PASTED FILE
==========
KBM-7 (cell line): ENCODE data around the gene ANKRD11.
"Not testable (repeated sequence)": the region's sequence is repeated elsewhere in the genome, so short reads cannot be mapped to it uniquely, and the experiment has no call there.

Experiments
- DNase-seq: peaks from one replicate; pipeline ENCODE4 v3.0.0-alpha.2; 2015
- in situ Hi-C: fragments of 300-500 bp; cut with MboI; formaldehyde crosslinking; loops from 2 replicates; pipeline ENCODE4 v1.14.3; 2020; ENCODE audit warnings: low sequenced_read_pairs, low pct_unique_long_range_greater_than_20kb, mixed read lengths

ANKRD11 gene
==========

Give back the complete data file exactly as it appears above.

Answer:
KBM-7 (cell line): ENCODE data around the gene ANKRD11.
"Not testable (repeated sequence)": the region's sequence is repeated elsewhere in the genome, so short reads cannot be mapped to it uniquely, and the experiment has no call there.

Experiments
- DNase-seq: peaks from one replicate; pipeline ENCODE4 v3.0.0-alpha.2; 2015
- in situ Hi-C: fragments of 300-500 bp; cut with MboI; formaldehyde crosslinking; loops from 2 replicates; pipeline ENCODE4 v1.14.3; 2020; ENCODE audit warnings: low sequenced_read_pairs, low pct_unique_long_range_greater_than_20kb, mixed read lengths

ANKRD11 gene